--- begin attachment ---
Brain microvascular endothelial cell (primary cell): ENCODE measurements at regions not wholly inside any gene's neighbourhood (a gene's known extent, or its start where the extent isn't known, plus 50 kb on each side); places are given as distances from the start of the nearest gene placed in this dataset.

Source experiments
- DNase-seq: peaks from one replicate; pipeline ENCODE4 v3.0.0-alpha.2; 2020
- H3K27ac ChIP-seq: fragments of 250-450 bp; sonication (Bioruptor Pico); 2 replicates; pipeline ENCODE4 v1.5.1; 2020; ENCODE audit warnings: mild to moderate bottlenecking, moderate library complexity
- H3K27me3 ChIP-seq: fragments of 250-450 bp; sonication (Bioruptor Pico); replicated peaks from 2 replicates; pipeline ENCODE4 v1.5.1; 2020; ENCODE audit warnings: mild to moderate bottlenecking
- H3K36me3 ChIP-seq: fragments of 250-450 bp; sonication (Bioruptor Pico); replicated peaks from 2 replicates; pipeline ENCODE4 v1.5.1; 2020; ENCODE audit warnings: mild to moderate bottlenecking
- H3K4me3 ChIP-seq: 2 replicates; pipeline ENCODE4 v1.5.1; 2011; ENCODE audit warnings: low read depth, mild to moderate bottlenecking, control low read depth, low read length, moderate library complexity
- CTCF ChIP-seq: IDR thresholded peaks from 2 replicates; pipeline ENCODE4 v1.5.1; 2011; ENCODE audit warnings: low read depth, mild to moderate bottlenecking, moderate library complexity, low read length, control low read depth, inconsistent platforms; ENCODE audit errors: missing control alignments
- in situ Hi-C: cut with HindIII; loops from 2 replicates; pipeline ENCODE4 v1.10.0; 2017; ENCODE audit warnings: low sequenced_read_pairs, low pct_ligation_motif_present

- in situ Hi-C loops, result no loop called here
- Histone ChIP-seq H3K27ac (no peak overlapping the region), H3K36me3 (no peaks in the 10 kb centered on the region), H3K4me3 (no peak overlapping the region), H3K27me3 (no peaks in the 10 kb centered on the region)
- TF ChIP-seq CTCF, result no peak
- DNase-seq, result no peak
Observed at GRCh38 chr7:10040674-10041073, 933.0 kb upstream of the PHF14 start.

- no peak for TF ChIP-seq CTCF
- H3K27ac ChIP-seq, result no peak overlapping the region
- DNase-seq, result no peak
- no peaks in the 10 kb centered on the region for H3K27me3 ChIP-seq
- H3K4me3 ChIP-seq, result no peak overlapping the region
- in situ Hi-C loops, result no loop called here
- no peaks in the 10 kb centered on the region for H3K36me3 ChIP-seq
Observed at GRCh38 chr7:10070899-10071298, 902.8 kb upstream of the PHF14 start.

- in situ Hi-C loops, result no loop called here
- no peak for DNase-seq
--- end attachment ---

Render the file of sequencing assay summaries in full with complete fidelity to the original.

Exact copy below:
Brain microvascular endothelial cell (primary cell): ENCODE measurements at regions not wholly inside any gene's neighbourhood (a gene's known extent, or its start where the extent isn't known, plus 50 kb on each side); places are given as distances from the start of the nearest gene placed in this dataset.

Source experiments
- DNase-seq: peaks from one replicate; pipeline ENCODE4 v3.0.0-alpha.2; 2020
- H3K27ac ChIP-seq: fragments of 250-450 bp; sonication (Bioruptor Pico); 2 replicates; pipeline ENCODE4 v1.5.1; 2020; ENCODE audit warnings: mild to moderate bottlenecking, moderate library complexity
- H3K27me3 ChIP-seq: fragments of 250-450 bp; sonication (Bioruptor Pico); replicated peaks from 2 replicates; pipeline ENCODE4 v1.5.1; 2020; ENCODE audit warnings: mild to moderate bottlenecking
- H3K36me3 ChIP-seq: fragments of 250-450 bp; sonication (Bioruptor Pico); replicated peaks from 2 replicates; pipeline ENCODE4 v1.5.1; 2020; ENCODE audit warnings: mild to moderate bottlenecking
- H3K4me3 ChIP-seq: 2 replicates; pipeline ENCODE4 v1.5.1; 2011; ENCODE audit warnings: low read depth, mild to moderate bottlenecking, control low read depth, low read length, moderate library complexity
- CTCF ChIP-seq: IDR thresholded peaks from 2 replicates; pipeline ENCODE4 v1.5.1; 2011; ENCODE audit warnings: low read depth, mild to moderate bottlenecking, moderate library complexity, low read length, control low read depth, inconsistent platforms; ENCODE audit errors: missing control alignments
- in situ Hi-C: cut with HindIII; loops from 2 replicates; pipeline ENCODE4 v1.10.0; 2017; ENCODE audit warnings: low sequenced_read_pairs, low pct_ligation_motif_present

- in situ Hi-C loops, result no loop called here
- Histone ChIP-seq H3K27ac (no peak overlapping the region), H3K36me3 (no peaks in the 10 kb centered on the region), H3K4me3 (no peak overlapping the region), H3K27me3 (no peaks in the 10 kb centered on the region)
- TF ChIP-seq CTCF, result no peak
- DNase-seq, result no peak
Observed at GRCh38 chr7:10040674-10041073, 933.0 kb upstream of the PHF14 start.

- no peak for TF ChIP-seq CTCF
- H3K27ac ChIP-seq, result no peak overlapping the region
- DNase-seq, result no peak
- no peaks in the 10 kb centered on the region for H3K27me3 ChIP-seq
- H3K4me3 ChIP-seq, result no peak overlapping the region
- in situ Hi-C loops, result no loop called here
- no peaks in the 10 kb centered on the region for H3K36me3 ChIP-seq
Observed at GRCh38 chr7:10070899-10071298, 902.8 kb upstream of the PHF14 start.

- in situ Hi-C loops, result no loop called here
- no peak for DNase-seq